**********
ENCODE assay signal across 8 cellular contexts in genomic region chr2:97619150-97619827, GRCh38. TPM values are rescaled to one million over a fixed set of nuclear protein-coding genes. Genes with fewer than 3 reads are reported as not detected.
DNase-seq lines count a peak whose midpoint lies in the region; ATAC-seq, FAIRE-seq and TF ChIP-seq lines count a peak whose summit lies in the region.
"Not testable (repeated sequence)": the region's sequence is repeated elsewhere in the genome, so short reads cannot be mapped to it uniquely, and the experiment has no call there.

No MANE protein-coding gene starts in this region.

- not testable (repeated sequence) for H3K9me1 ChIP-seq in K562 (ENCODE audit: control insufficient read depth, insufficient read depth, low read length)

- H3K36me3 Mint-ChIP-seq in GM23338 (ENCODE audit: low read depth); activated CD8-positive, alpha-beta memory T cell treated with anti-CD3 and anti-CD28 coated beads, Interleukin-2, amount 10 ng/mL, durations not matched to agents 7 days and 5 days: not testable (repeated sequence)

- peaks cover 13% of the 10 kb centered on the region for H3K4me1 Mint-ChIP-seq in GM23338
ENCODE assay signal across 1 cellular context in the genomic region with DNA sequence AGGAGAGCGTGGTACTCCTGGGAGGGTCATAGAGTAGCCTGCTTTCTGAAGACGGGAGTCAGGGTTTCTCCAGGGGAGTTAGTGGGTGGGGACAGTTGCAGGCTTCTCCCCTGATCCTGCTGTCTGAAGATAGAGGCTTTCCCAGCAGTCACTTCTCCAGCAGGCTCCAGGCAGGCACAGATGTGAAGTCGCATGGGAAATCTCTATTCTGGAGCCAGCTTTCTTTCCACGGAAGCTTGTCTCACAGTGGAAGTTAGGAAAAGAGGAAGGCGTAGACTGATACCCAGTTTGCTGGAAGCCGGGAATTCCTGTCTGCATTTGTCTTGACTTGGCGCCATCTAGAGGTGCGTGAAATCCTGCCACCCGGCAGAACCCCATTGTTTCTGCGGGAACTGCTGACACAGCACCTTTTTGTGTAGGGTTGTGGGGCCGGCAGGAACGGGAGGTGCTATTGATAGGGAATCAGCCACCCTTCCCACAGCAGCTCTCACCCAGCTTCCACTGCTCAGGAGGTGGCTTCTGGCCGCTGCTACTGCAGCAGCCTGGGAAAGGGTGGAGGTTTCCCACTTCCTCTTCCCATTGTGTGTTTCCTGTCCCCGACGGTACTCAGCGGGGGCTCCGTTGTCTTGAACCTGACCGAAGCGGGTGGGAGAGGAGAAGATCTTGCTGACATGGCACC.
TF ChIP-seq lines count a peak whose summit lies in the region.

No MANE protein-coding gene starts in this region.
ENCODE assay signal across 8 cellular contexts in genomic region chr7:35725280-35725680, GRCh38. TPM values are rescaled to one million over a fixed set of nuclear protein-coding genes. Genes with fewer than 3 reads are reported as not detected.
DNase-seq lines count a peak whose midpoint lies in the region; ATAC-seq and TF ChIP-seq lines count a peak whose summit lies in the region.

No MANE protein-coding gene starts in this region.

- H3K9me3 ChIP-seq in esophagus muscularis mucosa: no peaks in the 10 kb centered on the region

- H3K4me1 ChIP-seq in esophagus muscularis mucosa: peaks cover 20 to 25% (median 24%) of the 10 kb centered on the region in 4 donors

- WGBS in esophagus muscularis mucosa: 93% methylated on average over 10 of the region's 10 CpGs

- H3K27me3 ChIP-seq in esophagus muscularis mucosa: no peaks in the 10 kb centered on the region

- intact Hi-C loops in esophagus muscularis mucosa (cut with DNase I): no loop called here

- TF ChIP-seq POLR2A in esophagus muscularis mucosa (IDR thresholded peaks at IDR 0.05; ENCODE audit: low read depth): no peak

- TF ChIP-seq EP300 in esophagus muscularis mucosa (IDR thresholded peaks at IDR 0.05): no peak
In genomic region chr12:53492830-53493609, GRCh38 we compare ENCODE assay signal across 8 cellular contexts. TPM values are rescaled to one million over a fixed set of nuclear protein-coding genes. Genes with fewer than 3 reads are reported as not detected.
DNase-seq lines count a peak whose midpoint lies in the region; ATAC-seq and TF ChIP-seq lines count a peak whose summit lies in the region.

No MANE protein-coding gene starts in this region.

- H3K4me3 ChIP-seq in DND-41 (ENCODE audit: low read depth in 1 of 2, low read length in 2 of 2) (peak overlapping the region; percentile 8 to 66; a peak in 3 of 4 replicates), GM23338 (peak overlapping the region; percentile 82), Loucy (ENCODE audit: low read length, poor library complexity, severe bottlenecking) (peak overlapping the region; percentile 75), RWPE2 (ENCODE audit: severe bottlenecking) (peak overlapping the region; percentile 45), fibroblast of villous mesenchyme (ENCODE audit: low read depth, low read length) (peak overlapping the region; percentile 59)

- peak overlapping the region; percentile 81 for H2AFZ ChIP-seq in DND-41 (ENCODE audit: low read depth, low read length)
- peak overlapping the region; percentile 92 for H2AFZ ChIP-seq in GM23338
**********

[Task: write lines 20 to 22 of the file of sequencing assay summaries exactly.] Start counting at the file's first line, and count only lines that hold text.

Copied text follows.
- TF ChIP-seq EP300 in esophagus muscularis mucosa (IDR thresholded peaks at IDR 0.05): no peak
In genomic region chr12:53492830-53493609, GRCh38 we compare ENCODE assay signal across 8 cellular contexts. TPM values are rescaled to one million over a fixed set of nuclear protein-coding genes. Genes with fewer than 3 reads are reported as not detected.
DNase-seq lines count a peak whose midpoint lies in the region; ATAC-seq and TF ChIP-seq lines count a peak whose summit lies in the region.